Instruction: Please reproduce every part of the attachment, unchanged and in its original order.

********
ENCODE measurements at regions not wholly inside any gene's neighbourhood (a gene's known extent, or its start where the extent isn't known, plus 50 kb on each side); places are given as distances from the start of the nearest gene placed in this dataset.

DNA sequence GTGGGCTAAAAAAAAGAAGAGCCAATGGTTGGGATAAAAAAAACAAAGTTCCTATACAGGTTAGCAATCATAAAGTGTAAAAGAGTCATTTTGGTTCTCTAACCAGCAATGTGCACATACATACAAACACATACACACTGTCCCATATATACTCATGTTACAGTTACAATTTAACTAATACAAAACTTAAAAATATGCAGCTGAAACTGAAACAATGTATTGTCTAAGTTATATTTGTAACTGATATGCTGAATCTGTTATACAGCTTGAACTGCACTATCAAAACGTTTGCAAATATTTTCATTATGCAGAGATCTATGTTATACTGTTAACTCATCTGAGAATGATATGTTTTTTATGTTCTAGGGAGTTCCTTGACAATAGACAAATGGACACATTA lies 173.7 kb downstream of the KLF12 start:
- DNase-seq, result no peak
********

ENCODE measurements at regions not wholly inside any gene's neighbourhood (a gene's known extent, or its start where the extent isn't known, plus 50 kb on each side); places are given as distances from the start of the nearest gene placed in this dataset.

DNA sequence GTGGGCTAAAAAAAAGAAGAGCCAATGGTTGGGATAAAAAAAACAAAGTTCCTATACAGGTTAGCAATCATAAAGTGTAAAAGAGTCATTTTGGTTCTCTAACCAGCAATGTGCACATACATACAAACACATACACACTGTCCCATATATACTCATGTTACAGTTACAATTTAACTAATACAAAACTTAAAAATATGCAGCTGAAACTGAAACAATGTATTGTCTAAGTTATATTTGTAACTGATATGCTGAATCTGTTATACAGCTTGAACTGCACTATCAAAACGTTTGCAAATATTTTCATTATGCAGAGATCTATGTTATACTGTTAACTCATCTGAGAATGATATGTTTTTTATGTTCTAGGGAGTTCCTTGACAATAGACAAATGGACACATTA lies 173.7 kb downstream of the KLF12 start:
- DNase-seq, result no peak